We calculated the globally averaged CRF resulting from the CO2 flux changes over the forest landscape in different scenarios with the modified version (Lohila et al. 2010) of the REFUGE model (Monni et al. 2003). In this model, RF is estimated by integrating the response function related to the decay of a series of annual concentration pulses over a period of time, taking into account the annual variation in the emissions, uptake and background concentrations of the most important long-lived GHGs. In this study, we only included CO2, because the CH4 and N2O emissions from collecting, chipping and transporting the forest residues are low compared to emissions from changes in carbon stocks (Palosuo et al., 2001; Wihersaari, 2005; Repo et al., 2012), and furthermore equal in all the bioenergy scenarios studied. We calculated the RF change as a marginal change with respect to a varying background concentration that was assumed to follow the SRES A2 scenario (IPCC 2001).
Forest carbon stocks
Forest residue harvesting decreased the average total forest carbon over the rotation period by 9 t C ha−1 from 159 to 150 t C ha−1 (Table 2). The litter and soil carbon stocks decreased, because collecting branches, stumps and unmercantable tops after final felling decreased the mean carbon input from harvests to soil from 1.04 to 0.71 t C ha−1 yr−1 (Fig. 1). The litter production of living trees was equal in both scenarios (see Fig. 4). The litter input from living biomass and thinnings in the bioenergy scenario did not compensate for the carbon loss resulting from forest residue harvesting before the next final felling (Table 2). The difference in the total carbon stock was 29 t C ha−1 immediately after final felling, and it was reduced to 4 t C ha−1 by the end of the rotation period (Fig. 1).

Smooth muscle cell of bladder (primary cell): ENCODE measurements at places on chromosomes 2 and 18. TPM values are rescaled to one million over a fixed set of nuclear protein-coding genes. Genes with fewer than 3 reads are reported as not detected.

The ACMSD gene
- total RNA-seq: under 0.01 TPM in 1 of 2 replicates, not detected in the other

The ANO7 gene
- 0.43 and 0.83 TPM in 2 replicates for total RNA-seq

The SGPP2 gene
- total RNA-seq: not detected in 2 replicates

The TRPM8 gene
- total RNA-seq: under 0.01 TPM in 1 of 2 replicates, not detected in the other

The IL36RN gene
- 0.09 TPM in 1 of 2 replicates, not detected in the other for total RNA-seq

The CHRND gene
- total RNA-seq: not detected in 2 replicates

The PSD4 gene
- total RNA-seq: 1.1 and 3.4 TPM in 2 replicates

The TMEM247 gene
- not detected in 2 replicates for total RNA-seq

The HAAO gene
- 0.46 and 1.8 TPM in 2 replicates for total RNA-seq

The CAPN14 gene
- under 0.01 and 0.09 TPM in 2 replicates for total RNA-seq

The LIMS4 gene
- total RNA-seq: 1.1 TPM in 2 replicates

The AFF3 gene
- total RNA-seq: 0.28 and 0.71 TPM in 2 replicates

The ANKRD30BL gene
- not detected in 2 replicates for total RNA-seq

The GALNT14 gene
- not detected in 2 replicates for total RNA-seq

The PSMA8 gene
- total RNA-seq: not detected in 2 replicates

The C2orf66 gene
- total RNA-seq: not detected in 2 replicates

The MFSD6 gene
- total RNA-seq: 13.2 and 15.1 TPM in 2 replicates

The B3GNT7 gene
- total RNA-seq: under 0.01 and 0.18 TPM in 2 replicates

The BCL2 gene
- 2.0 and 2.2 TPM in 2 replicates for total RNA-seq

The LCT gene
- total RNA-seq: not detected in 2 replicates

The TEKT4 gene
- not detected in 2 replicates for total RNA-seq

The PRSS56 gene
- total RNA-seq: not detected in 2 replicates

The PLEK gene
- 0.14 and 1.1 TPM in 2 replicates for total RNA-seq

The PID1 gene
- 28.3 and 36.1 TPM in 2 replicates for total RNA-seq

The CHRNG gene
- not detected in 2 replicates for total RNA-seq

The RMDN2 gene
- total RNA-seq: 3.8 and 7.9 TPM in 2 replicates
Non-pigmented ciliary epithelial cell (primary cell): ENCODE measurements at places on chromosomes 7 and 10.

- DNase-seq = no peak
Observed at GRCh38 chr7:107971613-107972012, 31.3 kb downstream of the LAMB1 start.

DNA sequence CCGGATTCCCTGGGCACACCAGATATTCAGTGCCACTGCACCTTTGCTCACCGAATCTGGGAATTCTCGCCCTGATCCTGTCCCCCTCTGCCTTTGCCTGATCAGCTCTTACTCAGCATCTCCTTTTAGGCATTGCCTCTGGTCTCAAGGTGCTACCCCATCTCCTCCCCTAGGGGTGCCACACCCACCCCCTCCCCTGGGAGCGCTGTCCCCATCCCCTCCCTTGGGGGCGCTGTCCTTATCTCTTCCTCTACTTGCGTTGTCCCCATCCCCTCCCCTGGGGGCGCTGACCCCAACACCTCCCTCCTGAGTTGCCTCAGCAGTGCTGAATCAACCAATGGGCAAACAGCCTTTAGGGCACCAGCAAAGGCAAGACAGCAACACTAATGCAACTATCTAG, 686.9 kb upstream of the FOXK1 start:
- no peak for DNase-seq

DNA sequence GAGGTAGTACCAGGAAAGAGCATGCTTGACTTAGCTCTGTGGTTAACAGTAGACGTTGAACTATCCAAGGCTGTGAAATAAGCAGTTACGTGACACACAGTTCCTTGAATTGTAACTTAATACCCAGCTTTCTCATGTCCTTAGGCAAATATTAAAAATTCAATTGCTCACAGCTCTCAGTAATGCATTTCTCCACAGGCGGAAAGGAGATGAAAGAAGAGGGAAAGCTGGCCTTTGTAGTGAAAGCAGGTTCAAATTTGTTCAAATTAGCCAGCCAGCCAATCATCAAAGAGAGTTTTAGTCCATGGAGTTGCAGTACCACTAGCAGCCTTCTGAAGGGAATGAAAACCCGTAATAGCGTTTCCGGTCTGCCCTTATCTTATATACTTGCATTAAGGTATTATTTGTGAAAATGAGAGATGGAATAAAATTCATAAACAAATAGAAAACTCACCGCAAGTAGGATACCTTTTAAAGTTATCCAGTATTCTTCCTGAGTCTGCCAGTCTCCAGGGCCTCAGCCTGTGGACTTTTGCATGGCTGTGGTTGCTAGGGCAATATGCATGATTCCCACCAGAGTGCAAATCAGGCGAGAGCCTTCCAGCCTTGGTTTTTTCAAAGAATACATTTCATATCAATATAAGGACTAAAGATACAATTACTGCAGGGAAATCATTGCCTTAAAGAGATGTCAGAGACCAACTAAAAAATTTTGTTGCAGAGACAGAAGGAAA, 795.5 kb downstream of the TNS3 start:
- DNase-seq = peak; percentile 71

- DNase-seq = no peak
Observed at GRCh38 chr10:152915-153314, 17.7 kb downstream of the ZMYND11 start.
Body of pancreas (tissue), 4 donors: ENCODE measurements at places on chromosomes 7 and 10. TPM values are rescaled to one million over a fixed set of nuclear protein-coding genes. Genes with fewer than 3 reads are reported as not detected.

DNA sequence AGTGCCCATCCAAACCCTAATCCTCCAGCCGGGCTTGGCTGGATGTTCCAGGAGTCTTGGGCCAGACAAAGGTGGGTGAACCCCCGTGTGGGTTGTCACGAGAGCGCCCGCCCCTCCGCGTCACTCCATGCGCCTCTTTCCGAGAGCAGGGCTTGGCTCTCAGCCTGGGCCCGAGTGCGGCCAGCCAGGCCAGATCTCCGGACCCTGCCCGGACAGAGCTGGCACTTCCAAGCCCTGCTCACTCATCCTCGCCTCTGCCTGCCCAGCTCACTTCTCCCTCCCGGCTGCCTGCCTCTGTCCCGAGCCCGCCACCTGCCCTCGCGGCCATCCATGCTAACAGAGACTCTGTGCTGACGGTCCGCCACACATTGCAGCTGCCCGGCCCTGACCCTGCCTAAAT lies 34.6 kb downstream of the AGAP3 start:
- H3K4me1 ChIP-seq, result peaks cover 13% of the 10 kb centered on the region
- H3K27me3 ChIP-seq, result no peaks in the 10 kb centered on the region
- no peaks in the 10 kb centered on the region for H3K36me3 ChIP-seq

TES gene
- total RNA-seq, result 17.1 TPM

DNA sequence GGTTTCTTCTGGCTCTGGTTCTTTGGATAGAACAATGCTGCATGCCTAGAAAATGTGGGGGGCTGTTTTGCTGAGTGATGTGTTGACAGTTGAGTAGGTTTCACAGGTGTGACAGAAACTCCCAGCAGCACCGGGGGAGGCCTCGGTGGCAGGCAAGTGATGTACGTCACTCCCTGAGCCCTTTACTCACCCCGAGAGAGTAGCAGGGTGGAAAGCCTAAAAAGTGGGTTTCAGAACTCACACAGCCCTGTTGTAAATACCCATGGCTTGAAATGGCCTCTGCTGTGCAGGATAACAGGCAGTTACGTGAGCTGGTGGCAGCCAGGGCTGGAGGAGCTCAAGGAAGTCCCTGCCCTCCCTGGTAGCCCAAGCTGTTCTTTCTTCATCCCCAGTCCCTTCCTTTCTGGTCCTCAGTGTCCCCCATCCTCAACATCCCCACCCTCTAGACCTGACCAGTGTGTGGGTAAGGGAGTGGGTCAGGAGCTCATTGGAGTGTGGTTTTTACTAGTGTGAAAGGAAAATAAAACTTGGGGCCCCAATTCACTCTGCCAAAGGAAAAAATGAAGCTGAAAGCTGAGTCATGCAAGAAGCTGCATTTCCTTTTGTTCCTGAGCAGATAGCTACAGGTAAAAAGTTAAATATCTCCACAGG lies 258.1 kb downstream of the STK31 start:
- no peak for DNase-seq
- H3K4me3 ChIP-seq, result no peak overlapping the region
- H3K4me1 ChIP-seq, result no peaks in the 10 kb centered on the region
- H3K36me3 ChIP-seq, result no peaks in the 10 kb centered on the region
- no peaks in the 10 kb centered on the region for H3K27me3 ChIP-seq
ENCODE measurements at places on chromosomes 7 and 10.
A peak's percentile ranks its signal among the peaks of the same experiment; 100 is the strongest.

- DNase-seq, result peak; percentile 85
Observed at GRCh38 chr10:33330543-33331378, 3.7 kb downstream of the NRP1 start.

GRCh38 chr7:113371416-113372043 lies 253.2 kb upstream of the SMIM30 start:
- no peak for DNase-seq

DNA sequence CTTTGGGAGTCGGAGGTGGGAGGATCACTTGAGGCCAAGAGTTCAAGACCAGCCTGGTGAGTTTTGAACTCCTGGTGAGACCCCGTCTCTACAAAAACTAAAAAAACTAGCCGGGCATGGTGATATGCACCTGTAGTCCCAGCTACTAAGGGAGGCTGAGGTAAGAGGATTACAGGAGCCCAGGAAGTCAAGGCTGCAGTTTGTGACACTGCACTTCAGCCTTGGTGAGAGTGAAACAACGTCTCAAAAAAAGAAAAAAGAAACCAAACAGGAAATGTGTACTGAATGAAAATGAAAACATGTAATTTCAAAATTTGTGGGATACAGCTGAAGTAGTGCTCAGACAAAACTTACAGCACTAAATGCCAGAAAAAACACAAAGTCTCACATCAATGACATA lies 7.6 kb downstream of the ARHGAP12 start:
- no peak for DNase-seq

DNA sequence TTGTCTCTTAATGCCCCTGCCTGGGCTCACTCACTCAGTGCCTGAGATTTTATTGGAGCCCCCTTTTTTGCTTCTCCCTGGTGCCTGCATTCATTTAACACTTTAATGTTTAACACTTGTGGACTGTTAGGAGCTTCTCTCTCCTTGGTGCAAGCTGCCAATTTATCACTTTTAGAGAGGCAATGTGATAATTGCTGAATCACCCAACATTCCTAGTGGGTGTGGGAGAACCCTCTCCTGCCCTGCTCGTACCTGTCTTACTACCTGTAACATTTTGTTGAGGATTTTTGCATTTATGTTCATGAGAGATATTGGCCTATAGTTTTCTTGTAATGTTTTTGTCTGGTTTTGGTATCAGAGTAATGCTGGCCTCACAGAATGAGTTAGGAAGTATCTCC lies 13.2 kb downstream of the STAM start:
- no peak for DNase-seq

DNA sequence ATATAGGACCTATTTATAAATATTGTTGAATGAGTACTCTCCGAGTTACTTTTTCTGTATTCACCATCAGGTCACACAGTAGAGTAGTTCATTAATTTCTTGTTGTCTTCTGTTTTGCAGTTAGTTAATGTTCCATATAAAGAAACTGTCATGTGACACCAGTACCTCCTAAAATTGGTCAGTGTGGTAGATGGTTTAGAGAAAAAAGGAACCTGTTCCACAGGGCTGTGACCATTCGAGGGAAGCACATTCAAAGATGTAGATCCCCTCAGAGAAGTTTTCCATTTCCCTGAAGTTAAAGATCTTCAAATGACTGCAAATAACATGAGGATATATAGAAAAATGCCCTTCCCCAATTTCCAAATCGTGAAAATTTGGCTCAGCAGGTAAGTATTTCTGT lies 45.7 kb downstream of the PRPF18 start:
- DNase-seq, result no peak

Table 2. The average carbon stock of biomass, soil and total carbon over a rotation period when forest residues are left to decompose in the forest or harvested for bioenergy after final felling. In the bioenergy scenarios an increase in current annual increment (CAI), a postponement of final felling or a decrease in the decomposition rate increase carbon sequestration after harvest residue removal
Biomass (t C ha−1)
Soil (t C ha−1)
Total (t C ha−1)
No residue removal
Bioenergy + 10% CAI
Bioenergy + 38% CAI
Bioenergy rotation period 100 years
Bioenergy rotation period 110 years
Bioenergy rotation period 120 years
Bioenergy −21% decomposition rate
To compensate for the carbon loss resulting from forest residue harvesting a 10% increase in tree growth or delaying the final felling for 20 years from 90 to 110 years was needed (Figs 1 and 2). These changes lead to an average total forest carbon stock over the rotation period equal to that in the no-residue-removal scenario (Table 2). Both changes augmented the mean litter input over the rotation period from living trees from 1.39 to 1.53 t C ha−1 yr−1. However, these changes did not prevent soil carbon loss (Table 2). This is because less carbon was directed to the soil than in the no-residue-removal scenario, although the increase in tree growth or the postponement of the final felling increased litter input to the soil by comparison with the bioenergy scenario (Fig. 2) (see Fig. 4).